Rhubarb

I grew up in a rhubarb family: large patches growing in my dad’s and grandpa’s gardens, rhubarb pie at Thanksgiving (never diluted with strawberries), and a stash of rhubarb sauce in my mom’s fridge that I put on everything from ice cream to Cheerios. Among the first things I planted when I moved to Montana were rhubarb eyes taken from my dad’s plants; they’ve since spread out into a garden patch that produces all summer long and never bolts—one of the few perks of gardening in the shady woods.

After a winter of playing with various combinations of produce-influenced cocktails that put a splash of summer into the grayest day, I instantly saw “beverage” when I cut my first stalks of rhubarb in spring. The straight rhubarb needed another flavor to balance the bright pink syrup, and I knew from making sorbet that rosemary would add just the right touch in a summer cocktail. Learn to make Rhubarb–Rosemary Syrup and Rhubarb–Orange–Ginger Marmalade

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Cherry Tomatoes

In the shortest days of winter, I crave the freshest produce. Forget sweets or chips—I yearn for cherry tomatoes, raspberries, and other garden goodies. I suppose the desire for sun-kissed fruit and veg as the snow falls is the main reason this blog exists: Every summer, I play with new and better ways to preserve homegrown produce that we can eat year-round. This blog is all about sharing those ideas with you.

I use “cherry” to describe many tiny tomatoes: Sweet 100s, Sun Golds, Black Cherry, my favorite Yellow Pear. We go big, growing a mix of cultivars to eat like candy off the vine and turn into a pasta sauce easily recreated from frozen toms in the coldest months. These bite-sized bursts of flavor are so simple to save for winter, you’ll wonder why you’ve never done so. Learn to freeze cherry tomatoes and make Pasta That Pops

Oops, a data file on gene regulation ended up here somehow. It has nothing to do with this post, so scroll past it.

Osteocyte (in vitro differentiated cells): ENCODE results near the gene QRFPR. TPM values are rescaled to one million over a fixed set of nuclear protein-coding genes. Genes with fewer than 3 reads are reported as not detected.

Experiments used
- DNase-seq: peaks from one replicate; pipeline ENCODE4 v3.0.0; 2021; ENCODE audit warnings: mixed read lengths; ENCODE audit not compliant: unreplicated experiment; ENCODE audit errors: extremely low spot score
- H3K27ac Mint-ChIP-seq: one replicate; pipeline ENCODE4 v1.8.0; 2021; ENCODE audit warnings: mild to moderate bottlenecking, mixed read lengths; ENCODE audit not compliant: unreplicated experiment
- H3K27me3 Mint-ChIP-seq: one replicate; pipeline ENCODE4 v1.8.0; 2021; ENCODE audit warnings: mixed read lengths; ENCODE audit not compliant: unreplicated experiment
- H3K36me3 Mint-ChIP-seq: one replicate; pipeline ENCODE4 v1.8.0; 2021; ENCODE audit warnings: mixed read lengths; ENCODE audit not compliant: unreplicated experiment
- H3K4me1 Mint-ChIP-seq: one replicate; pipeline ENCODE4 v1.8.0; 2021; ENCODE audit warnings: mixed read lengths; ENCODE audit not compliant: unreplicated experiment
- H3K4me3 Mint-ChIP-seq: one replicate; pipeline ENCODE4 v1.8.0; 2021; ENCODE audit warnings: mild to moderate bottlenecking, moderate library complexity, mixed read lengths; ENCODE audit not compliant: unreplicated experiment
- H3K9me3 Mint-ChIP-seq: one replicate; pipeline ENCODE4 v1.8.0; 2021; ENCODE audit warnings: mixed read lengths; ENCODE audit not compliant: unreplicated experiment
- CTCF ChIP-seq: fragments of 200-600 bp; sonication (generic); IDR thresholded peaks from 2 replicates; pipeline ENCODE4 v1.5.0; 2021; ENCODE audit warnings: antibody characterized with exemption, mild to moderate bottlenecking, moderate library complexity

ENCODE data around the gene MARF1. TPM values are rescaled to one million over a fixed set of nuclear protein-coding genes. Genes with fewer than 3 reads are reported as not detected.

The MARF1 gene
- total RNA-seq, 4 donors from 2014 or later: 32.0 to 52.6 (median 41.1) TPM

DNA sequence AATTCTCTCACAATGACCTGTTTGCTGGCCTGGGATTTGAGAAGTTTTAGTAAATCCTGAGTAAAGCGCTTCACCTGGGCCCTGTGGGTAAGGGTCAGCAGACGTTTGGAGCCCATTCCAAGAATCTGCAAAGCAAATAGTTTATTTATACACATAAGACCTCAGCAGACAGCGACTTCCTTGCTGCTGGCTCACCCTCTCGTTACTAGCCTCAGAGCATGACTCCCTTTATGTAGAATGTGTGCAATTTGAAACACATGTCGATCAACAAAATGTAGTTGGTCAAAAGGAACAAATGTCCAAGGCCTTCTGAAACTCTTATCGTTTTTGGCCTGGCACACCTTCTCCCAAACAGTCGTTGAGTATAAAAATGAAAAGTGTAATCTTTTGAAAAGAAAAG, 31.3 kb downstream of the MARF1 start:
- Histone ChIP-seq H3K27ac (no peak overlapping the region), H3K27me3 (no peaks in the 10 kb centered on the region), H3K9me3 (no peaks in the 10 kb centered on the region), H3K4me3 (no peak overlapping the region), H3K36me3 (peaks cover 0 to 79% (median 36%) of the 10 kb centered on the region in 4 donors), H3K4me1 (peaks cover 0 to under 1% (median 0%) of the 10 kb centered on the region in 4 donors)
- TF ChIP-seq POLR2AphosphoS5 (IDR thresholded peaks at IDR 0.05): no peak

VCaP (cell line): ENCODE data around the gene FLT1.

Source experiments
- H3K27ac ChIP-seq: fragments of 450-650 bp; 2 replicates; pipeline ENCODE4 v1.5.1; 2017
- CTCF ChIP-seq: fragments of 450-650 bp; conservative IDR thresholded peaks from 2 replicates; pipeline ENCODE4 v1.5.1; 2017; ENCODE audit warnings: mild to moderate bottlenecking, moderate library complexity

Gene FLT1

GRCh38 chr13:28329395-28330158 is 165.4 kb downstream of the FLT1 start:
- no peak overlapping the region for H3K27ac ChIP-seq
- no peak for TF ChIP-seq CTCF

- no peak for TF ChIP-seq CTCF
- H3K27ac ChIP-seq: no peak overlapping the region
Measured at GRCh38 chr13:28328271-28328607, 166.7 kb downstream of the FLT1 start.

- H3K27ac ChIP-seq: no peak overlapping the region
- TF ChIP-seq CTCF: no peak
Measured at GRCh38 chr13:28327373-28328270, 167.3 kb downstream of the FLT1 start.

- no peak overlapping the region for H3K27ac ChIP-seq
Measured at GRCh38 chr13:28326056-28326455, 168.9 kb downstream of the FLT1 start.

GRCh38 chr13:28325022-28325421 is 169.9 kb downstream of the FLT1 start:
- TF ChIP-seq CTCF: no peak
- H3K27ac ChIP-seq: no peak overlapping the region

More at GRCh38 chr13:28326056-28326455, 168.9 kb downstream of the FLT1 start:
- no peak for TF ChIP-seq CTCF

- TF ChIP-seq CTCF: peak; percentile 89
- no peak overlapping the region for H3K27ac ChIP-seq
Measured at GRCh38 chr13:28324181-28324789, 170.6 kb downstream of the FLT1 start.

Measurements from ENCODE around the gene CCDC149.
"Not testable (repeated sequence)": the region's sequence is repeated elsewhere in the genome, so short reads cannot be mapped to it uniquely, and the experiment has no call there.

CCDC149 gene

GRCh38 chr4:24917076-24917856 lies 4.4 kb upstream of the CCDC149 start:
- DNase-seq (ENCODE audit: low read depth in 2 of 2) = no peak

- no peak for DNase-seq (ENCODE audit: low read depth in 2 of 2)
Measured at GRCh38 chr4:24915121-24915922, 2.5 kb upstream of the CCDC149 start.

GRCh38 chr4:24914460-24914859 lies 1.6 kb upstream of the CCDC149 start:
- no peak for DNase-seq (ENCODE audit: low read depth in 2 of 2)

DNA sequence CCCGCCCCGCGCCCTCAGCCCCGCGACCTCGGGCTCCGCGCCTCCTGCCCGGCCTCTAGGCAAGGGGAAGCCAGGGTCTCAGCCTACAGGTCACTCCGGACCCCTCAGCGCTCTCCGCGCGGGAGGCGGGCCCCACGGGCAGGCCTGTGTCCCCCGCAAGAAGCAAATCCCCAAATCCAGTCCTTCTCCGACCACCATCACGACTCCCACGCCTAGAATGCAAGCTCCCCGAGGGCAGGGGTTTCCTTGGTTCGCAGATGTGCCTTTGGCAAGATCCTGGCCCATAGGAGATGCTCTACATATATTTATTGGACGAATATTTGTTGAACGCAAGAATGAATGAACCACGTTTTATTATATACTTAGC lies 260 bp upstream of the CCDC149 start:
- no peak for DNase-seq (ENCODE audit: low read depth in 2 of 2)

Herbs

Herbs are a great place to start when it comes to dehydrating—and gardening. Perennial herbs need little care once established and come back reliably in their beds year after year. Some annual and biennial herbs are self-seeding, making them seem perennial when they sprout unaided each spring. Those that need to be resown annually are often happy in pots or even on a sunny windowsill in even the smallest space tended by the newest gardener.

Most herbs get a production boost from regular cutting. Such plants quickly send out new shoots, becoming bushier and healthier the more that they are used. Hang some of those cuttings or throw them on a dehydrator tray, and you’ll never buy another jar of dried leaves. You can store them separately or combine them into a grab-and-go mix. Learn to dry herbs and make Italian Seasoning Blend